BEFORE THE IOWA INDUSTRIAL COMMISSIONER
 
         _________________________________________________________________
 
                     
 
         EUGENE WARNER,   
 
                     
 
              Claimant,   
 
                     
 
         vs.         
 
                                                    File No. 936537
 
         SIVYER STEEL CORPORATION,       
 
                                                      A P P E A L
 
              Employer,   
 
                                                   D E C I S I O N
 
         and         
 
                     
 
         LIBERTY MUTUAL INSURANCE   
 
         COMPANY,    
 
                     
 
              Insurance Carrier,    
 
              Defendants.      
 
         _________________________________________________________________
 
         The record, including the transcript of the hearing before the 
 
         deputy and all exhibits admitted into the record, has been 
 
         reviewed de novo on appeal.  The decision of the deputy filed 
 
         October 14, 1991 is affirmed and is adopted as the final agency 
 
         action in this case.
 
         Claimant shall pay the costs of the appeal, including the 
 
         preparation of the hearing transcript.
 
         Signed and filed this ____ day of September, 1992.
 
         
 
         
 
         
 
         
 
                                        ________________________________
 
                                                BYRON K. ORTON
 
                                           INDUSTRIAL COMMISSIONER
 
         
 
         Copies To:
 
         
 
         Mr. Peter M. Soble
 
         Attorney at Law
 
         505 Plaza Office Bldg.
 
         Rock Island, IL  61201
 
         
 
         Mr. Greg A. Egbers
 
         Attorney at Law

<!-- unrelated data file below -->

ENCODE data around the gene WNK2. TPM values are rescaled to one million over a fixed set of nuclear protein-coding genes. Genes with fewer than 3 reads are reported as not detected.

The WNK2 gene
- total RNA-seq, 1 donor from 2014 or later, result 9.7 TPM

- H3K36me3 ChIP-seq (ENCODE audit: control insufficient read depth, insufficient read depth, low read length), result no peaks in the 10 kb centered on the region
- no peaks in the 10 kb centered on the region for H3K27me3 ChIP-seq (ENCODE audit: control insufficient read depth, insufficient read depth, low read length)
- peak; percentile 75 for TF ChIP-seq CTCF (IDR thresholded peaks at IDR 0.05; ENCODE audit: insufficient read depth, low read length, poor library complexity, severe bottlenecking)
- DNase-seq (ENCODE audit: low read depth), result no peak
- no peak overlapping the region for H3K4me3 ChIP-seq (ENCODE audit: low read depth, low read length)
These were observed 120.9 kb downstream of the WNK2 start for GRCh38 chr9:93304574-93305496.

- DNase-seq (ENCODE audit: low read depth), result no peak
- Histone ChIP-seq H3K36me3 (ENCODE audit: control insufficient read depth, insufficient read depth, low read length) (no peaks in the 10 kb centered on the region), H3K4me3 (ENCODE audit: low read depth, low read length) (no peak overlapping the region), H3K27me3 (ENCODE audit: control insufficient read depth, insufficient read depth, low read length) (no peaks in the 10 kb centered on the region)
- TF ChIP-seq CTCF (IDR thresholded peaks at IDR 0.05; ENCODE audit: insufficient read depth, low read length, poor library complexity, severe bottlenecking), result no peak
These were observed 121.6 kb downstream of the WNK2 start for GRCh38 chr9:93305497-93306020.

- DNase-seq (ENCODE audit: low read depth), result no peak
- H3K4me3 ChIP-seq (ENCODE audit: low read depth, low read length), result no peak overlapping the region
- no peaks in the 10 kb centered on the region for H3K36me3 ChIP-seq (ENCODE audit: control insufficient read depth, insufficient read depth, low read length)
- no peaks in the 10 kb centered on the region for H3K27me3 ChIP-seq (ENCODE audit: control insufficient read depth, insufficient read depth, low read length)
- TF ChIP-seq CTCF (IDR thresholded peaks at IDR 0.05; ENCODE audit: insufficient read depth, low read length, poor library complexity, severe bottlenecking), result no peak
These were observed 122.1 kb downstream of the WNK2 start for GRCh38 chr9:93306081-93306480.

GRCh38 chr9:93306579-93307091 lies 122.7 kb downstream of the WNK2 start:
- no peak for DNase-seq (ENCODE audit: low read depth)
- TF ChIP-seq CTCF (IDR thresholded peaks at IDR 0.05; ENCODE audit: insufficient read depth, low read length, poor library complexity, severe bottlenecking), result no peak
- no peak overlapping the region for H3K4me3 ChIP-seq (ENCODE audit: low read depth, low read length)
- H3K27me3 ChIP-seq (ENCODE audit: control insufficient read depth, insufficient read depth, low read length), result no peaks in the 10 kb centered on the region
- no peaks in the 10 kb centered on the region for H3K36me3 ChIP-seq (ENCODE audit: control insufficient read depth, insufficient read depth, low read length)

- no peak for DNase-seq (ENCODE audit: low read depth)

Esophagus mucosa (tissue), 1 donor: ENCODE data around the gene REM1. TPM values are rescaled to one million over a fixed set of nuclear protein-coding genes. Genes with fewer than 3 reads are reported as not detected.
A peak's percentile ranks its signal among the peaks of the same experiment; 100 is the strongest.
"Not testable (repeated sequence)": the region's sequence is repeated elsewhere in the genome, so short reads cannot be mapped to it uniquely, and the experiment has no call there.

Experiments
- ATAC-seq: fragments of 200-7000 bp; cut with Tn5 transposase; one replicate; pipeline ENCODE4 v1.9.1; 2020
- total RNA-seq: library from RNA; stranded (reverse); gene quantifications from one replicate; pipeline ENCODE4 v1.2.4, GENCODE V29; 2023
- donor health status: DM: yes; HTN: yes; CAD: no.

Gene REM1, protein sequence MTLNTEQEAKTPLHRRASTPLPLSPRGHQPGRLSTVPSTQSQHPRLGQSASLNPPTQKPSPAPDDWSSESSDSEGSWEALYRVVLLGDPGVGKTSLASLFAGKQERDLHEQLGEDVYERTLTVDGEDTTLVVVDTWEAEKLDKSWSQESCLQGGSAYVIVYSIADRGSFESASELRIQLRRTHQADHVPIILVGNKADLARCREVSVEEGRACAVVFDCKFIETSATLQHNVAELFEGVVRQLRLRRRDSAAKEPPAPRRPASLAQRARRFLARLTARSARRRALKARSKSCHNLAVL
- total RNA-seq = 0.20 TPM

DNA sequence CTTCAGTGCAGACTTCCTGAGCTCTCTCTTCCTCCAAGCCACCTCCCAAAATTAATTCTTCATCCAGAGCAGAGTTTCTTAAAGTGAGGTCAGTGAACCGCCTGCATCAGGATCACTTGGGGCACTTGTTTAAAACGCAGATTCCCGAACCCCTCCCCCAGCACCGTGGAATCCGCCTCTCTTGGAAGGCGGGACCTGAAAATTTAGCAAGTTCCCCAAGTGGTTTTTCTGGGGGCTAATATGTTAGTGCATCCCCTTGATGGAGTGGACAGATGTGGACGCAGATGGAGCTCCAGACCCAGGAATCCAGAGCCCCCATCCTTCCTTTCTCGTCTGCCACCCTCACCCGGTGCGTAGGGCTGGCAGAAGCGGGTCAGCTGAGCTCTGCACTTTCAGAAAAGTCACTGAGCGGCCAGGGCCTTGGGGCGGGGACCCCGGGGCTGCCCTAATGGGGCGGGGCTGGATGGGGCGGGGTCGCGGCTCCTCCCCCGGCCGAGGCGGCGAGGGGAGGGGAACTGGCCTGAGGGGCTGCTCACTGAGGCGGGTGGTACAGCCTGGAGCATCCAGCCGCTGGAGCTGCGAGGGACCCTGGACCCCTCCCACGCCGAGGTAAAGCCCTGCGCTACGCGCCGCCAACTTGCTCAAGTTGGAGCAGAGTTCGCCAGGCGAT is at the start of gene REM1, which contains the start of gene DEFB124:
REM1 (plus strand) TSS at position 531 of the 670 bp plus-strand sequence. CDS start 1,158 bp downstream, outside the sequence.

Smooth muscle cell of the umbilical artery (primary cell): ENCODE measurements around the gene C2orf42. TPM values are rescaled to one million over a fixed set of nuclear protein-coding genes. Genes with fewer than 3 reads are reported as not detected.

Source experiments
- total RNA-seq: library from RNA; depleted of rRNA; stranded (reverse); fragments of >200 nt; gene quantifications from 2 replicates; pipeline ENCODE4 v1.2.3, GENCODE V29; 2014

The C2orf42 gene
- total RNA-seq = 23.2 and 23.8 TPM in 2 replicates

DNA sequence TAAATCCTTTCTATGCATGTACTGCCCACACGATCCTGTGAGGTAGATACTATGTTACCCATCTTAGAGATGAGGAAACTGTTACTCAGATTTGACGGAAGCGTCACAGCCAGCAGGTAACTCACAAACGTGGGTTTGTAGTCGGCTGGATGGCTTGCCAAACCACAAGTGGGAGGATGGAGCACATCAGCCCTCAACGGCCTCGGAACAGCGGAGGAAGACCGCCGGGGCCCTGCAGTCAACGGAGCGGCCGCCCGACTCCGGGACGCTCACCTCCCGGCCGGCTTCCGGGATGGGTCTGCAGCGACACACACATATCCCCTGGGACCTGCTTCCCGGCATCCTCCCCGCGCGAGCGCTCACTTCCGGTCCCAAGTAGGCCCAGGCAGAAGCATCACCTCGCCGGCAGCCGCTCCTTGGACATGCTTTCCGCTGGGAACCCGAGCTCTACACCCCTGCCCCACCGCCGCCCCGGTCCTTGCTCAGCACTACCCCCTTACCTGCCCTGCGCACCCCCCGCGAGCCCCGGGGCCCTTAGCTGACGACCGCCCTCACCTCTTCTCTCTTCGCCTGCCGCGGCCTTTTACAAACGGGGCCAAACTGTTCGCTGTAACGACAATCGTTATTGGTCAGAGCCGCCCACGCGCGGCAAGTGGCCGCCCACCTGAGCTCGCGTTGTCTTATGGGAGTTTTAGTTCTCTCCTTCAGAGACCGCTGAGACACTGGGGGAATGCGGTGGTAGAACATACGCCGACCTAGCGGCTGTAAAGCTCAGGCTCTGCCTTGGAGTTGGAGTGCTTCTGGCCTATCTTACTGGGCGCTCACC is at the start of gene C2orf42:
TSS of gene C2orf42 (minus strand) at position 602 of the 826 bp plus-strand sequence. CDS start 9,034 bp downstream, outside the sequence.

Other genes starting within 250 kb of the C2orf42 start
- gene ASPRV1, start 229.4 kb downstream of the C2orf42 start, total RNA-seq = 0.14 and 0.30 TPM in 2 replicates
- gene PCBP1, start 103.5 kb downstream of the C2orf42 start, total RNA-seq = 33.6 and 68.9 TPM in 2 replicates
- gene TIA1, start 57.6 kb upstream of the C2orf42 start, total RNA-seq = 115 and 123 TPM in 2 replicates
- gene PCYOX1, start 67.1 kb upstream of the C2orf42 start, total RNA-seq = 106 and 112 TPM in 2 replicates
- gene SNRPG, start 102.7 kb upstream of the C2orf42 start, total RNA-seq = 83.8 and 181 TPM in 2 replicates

600 Union Arcade Bldg.
 
         111 E. 3rd St.
 
         Davenport, Iowa 52801
 
         
 
 
            
 
 
 
 
 
 
 
 
 
 
 
                                              9998
 
                                              Filed September 30, 1992
 
                                              Byron K. Orton
 
            
 
                    BEFORE THE IOWA INDUSTRIAL COMMISSIONER
 
            ____________________________________________________________
 
            EUGENE WARNER,   
 
                        
 
                 Claimant,   
 
                        
 
            vs.         
 
                                                       File No. 936537
 
            SIVYER STEEL CORPORATION,       
 
                                                        A P P E A L
 
                 Employer,   
 
                                                       D E C I S I O N
 
            and         
 
                        
 
            LIBERTY MUTUAL INSURANCE   
 
            COMPANY,    
 
                        
 
                 Insurance Carrier,    
 
                 Defendants.      
 
            ____________________________________________________________
 
            
 
            9998
 
            
 
                 Summary affirmance of deputy's decision filed October 
 
            14, 1991.
 
            
 
 
            
 
            Page   1
 
            
 
            
 
            
 
            
 
            
 
                     before the iowa industrial commissioner
 
            ____________________________________________________________
 
                                          :
 
            EUGENE WARNER,                :
 
                                          :
 
                 Claimant,                :
 
                                          :
 
            vs.                           :
 
                                          :      File No. 936537
 
            SIVYER STEEL CORPORATION,     :
 
                                          :    A R B I T R A T I O N
 
                 Employer,                :
 
                                          :      D E C I S I O N
 
            and                           :
 
                                          :
 
            LIBERTY MUTUAL INSURANCE      :
 
            COMPANY,                      :
 
                                          :
 
                 Insurance Carrier,       :
 
                 Defendants.              :
 
            ___________________________________________________________
 
            
 
                                        
 
            
 
                                   introduction
 
            
 
                 This is a proceeding in arbitration brought by Eugene